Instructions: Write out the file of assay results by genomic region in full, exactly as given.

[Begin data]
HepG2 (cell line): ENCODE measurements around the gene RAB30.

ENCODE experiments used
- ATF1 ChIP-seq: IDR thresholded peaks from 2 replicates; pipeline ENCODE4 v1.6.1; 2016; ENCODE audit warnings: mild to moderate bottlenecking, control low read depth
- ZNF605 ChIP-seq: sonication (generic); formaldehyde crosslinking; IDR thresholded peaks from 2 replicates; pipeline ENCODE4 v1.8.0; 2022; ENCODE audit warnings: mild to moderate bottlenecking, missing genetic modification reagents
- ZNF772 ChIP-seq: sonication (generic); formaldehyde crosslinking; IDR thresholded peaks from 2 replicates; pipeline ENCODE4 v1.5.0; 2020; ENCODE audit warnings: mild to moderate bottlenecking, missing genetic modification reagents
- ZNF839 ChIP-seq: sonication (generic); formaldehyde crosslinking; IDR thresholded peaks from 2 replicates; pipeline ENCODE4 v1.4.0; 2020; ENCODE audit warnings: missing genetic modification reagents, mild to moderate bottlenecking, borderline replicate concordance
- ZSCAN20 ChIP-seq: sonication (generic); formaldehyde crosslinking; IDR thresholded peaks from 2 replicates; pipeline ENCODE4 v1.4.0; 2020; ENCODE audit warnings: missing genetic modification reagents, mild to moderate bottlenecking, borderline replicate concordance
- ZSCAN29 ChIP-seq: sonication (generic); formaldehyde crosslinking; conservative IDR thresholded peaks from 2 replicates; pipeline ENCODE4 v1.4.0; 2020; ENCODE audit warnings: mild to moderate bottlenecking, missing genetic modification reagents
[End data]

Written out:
HepG2 (cell line): ENCODE measurements around the gene RAB30.

ENCODE experiments used
- ATF1 ChIP-seq: IDR thresholded peaks from 2 replicates; pipeline ENCODE4 v1.6.1; 2016; ENCODE audit warnings: mild to moderate bottlenecking, control low read depth
- ZNF605 ChIP-seq: sonication (generic); formaldehyde crosslinking; IDR thresholded peaks from 2 replicates; pipeline ENCODE4 v1.8.0; 2022; ENCODE audit warnings: mild to moderate bottlenecking, missing genetic modification reagents
- ZNF772 ChIP-seq: sonication (generic); formaldehyde crosslinking; IDR thresholded peaks from 2 replicates; pipeline ENCODE4 v1.5.0; 2020; ENCODE audit warnings: mild to moderate bottlenecking, missing genetic modification reagents
- ZNF839 ChIP-seq: sonication (generic); formaldehyde crosslinking; IDR thresholded peaks from 2 replicates; pipeline ENCODE4 v1.4.0; 2020; ENCODE audit warnings: missing genetic modification reagents, mild to moderate bottlenecking, borderline replicate concordance
- ZSCAN20 ChIP-seq: sonication (generic); formaldehyde crosslinking; IDR thresholded peaks from 2 replicates; pipeline ENCODE4 v1.4.0; 2020; ENCODE audit warnings: missing genetic modification reagents, mild to moderate bottlenecking, borderline replicate concordance
- ZSCAN29 ChIP-seq: sonication (generic); formaldehyde crosslinking; conservative IDR thresholded peaks from 2 replicates; pipeline ENCODE4 v1.4.0; 2020; ENCODE audit warnings: mild to moderate bottlenecking, missing genetic modification reagents